Lower Chesapeake: Bluefish in the 4- to 6-pound range have moved into the area from the Virginia line to the Middle Grounds, and chummers and trollers have been catching them along the eastern edge of the main channel. Best chumming for rock has moved south to the eastern edge from buoy 70 to 68. Spanish mackerel apparently are still in the area, but fishing for them has been slow. Bottom fishing for spot, croaker, sea trout and flounder has been good on shell bottoms southwest of the Target Ship, at Cornfield Harbor and the Mud Leads. In Tangier Sound, the northern edges of Loon Hill and Kedges Straits have been good locations for spot, sea trout and some croaker.
Ocean City: Storm tides and high winds may linger here, and offshore action probably will be limited. But inshore, if weather conditions permit, sea trout could be plentiful at the U.S. 50 Bridge and the inlet piers and jetties. Flounder catches have been fair from Eighth Street to the inlet, and 1- to 3-pound blues have been running the back bays. Sheepshead and tautog at the south jetty, and small blues and striped bass, as well as sea trout and puppy drum, have been in the surf.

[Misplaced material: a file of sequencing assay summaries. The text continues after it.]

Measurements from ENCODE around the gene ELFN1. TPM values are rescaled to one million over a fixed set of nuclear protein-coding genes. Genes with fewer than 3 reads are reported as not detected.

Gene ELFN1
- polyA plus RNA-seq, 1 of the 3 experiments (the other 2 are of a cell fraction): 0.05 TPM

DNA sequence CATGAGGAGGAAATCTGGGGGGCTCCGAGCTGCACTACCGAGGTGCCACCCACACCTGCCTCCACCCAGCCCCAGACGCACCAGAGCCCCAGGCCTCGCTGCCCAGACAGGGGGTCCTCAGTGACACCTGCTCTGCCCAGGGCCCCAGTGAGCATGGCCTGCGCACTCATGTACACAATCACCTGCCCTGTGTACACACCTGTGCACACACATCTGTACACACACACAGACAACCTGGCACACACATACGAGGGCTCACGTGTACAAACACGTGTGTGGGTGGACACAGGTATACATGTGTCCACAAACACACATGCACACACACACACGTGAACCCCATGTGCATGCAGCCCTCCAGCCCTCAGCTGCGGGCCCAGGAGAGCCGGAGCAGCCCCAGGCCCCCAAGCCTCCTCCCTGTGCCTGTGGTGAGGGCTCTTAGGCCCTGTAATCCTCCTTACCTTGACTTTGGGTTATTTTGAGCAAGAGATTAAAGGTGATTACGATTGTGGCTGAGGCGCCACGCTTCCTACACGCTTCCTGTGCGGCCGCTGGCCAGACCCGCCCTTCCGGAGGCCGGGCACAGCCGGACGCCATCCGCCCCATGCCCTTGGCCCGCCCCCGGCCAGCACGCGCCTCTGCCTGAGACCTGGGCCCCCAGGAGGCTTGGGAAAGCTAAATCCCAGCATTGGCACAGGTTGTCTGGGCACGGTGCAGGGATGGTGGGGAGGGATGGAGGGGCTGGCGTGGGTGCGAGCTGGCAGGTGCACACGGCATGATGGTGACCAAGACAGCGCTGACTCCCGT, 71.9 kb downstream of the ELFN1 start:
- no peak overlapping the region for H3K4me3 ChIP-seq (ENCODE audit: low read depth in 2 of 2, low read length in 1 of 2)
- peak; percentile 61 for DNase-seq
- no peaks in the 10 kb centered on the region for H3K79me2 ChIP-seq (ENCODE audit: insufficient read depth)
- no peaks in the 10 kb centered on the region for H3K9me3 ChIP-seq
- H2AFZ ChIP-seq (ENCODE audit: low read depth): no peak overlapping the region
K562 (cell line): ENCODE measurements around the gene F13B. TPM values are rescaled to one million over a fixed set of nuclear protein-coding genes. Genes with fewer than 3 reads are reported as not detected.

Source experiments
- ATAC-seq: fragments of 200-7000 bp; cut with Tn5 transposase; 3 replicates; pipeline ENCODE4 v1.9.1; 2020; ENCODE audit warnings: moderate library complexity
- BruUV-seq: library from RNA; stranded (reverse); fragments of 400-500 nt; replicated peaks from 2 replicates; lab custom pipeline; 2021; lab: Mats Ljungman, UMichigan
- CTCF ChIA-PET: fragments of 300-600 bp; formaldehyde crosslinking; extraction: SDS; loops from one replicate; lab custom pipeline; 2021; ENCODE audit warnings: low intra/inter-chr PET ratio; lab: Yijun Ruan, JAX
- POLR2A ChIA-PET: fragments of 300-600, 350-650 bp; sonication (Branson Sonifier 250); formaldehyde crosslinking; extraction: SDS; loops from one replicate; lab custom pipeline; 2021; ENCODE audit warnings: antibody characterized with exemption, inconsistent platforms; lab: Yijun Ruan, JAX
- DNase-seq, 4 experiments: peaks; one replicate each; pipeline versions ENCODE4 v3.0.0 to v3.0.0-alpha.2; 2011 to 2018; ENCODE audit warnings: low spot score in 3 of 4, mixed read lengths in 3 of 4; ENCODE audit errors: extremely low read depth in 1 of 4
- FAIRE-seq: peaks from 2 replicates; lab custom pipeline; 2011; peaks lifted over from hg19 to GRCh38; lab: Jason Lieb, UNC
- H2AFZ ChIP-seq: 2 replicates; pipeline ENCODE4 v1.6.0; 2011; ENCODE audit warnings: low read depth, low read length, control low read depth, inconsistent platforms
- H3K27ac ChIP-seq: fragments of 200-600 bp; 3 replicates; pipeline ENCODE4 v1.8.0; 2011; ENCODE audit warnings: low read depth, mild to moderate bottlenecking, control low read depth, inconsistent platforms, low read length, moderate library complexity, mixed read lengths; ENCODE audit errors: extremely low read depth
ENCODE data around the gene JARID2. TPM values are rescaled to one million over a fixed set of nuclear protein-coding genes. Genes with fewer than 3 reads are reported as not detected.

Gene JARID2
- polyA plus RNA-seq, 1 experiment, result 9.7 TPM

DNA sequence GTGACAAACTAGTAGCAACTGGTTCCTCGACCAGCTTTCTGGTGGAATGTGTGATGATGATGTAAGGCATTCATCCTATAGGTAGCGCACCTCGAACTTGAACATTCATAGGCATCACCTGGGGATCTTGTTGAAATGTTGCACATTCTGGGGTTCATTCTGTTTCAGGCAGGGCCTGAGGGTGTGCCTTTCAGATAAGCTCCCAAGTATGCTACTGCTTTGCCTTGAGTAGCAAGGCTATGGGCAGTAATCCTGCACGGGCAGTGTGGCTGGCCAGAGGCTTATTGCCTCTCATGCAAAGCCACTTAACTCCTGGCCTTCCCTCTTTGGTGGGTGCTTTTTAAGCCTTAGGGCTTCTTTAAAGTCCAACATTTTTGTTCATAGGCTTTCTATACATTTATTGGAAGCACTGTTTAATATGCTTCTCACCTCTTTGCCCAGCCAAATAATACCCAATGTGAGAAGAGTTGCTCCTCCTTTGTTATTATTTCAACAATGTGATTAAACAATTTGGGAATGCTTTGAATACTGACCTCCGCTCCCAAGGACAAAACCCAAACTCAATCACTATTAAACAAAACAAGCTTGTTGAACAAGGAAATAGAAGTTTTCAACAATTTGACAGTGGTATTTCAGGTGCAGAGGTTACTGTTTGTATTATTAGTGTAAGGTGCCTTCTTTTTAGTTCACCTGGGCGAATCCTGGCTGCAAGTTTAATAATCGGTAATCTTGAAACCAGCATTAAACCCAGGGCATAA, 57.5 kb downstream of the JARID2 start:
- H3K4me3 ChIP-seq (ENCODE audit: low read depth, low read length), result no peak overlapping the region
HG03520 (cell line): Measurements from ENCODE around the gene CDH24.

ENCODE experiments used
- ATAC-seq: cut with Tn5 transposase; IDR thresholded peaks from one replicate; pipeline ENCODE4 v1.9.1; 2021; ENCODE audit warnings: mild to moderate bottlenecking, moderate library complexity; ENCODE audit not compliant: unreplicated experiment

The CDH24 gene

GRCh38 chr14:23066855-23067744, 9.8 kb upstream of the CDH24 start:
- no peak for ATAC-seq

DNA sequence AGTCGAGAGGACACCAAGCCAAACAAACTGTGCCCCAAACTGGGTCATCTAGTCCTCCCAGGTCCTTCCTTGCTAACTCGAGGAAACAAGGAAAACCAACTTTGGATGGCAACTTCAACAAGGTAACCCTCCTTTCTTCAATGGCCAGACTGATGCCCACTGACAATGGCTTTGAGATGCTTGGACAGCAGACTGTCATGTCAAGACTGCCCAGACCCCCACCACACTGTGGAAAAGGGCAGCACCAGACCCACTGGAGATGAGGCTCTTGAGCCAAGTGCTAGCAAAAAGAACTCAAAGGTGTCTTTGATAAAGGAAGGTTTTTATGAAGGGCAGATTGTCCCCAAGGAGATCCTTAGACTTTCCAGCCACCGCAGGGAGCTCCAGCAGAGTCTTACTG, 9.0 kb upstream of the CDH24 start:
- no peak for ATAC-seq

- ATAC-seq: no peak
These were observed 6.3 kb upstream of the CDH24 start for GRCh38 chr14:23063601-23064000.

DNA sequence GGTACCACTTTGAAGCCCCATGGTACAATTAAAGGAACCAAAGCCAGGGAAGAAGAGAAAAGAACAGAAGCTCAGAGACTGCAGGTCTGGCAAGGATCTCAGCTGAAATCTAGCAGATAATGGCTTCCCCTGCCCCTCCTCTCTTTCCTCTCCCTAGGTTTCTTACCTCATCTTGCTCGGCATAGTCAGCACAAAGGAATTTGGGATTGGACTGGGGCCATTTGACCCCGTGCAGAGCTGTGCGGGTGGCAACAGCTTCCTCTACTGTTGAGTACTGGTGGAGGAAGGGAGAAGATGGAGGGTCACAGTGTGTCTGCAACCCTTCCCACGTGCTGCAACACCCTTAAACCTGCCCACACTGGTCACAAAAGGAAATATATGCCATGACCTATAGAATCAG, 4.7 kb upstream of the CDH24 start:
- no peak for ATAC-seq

Fresh water: Depending on how much rain is generated by Floyd, river and stream levels could be dangerously high, so caution is advised. To check Potomac River levels and area weather forecasts, call the National Weather Service in Sterling, Va., at 703-260-0305. Until late this week, the non-tidal Potomac was producing excellent fishing for smallmouth bass and redbreast sunfish. At Deep Creek Lake, yellow perch, pickerel and northern pike have been the best bets. Best of the reservoir action has been at Loch Raven, where bass and pickerel have been active around weed beds, and crappie have been hitting near the pilings at the Dulaney Valley Road bridge.
Pub Date: 9/16/99